"The Beatles: Rock Band" can help happiness

“The Beatles: Rock Band” can help happiness

Ever since Daisuke Inoue invented the Karaoke machine in 1971, the popularity of playing superstar and singing famous songs for friends has been steadily increasing. Recently, Karaoke has made its way into video games. Studies of singing in social situations suggest that games such as “The Beatles: Rock Band” can make people happier.

Heath Benefits of Social Karaoke Games

According to Julia Layton’s article, “Does Singing Make you Happy?” at HowStuffWorks, singing with proper deep breathing releases the same endorphins as aerobic exercise. This exercise also gives a lift by cycling more oxygen through the blood, which help’s a singer’s mood.

In addition, the intense concentration necessary can help to relieve stress by distracting from other concerns in the life of a “Rock Band” player.

Moreover, because “Rock Band” allows up to four players work together on the game, it encourages the support networks of social interaction.

A Brief History of Karaoke Video Games

The first video game to offer Karaoke never made it out of Japan. “Karaoke Studio”, made for the Nintendo Famicom in 1985, had a limited number of songs in 8-bit sound. With a little choice and poor sound quality, Karaoke Studio gained few fans.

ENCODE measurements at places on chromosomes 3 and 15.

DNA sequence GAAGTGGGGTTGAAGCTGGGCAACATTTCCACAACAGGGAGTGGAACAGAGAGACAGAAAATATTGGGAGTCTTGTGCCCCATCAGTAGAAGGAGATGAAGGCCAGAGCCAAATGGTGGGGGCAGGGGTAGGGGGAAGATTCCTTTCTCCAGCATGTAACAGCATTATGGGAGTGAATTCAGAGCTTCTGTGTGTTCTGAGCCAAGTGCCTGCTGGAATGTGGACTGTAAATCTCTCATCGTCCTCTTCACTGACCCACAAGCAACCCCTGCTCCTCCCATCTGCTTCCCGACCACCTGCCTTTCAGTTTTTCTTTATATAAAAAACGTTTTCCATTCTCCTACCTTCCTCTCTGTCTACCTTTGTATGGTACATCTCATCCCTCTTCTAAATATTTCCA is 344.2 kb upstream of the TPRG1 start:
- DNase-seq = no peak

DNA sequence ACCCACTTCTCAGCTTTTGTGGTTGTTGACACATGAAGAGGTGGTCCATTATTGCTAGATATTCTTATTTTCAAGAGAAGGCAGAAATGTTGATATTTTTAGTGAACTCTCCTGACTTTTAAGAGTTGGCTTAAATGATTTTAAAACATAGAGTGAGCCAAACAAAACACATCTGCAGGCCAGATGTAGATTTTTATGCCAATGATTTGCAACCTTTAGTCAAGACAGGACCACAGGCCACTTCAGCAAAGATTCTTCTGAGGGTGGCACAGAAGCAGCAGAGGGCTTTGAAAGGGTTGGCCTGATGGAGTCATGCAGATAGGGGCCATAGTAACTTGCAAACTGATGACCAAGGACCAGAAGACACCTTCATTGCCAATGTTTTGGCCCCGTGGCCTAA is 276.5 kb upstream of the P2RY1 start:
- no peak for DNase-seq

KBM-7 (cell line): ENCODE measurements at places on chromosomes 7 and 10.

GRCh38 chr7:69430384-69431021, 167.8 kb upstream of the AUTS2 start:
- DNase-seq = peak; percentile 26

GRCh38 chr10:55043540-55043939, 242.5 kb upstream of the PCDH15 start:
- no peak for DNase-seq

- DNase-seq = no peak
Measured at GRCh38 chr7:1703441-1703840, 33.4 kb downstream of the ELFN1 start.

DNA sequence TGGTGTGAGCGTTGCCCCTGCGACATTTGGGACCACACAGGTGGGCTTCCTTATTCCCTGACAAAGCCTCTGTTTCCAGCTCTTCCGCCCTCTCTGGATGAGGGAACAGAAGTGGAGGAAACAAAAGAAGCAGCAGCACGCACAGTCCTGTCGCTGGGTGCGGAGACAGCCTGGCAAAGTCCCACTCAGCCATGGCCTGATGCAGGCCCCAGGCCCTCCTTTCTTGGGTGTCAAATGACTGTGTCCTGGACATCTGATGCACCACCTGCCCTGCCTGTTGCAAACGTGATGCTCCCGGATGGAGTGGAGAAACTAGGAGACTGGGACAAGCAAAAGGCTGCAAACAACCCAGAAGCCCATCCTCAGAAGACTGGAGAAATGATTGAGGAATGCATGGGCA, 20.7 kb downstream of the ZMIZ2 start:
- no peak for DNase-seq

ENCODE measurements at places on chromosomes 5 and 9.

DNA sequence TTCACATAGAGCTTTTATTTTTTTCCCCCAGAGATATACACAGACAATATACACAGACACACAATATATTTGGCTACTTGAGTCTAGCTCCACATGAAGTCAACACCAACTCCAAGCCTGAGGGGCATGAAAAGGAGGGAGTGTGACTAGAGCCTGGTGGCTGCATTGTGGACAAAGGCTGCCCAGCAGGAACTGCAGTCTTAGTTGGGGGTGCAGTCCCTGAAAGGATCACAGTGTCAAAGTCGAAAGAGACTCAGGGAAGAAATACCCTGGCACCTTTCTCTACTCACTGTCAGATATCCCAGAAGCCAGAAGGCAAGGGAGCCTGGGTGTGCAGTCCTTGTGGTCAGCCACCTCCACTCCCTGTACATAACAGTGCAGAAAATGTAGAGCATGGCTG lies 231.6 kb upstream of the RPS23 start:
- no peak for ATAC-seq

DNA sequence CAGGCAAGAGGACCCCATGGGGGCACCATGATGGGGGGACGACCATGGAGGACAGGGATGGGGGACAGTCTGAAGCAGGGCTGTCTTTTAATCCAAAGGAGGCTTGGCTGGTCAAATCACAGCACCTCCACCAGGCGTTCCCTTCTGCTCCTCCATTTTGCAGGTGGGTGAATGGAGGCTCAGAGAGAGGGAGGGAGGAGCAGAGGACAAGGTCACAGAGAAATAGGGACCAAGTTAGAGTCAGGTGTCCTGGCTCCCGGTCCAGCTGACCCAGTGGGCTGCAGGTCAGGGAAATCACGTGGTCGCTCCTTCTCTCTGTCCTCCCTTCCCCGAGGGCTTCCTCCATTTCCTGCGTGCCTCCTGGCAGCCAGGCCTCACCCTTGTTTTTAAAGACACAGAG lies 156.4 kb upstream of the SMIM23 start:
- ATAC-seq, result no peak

It wasn’t until “Karaoke Revolution” for the PlayStation2 in 2003 that another sing-along video game came along. This game and subsequent sequels give a singer direction on their pitch and rhythm and scores the player on accuracy. Get too far off, and the player is booed off the virtual stage.

Other Karaoke games followed including “Boogie” for Wii, which included a dance aspect; “Get On Da Mic”, which features hip hop songs only; and the popular “Rock Band” titles, which also allow playing along on drums or guitars with special controllers.

Licensing Challenges of “The Beatles: Rock Band

The Beatles, who are considered the bestselling band of all time with hundred of millions of albums, came to the “Rock Band” series after other, less popular bands such as Aerosmith and AC/DC because of the complicated process of lining up licensing rights.

In the case of The Beatles, it required the cooperation of EMI Music, which owns the recordings of the songs, as well as the individual owners of the original words and music. This involved working with Sony/ATV (partly owned by the Michael Jackson estate) for Paul McCartney and John Lennon songs; Harrisongs, Ltd. for George Harrison songs, and Ringo Starr, who owns the rights on his own work.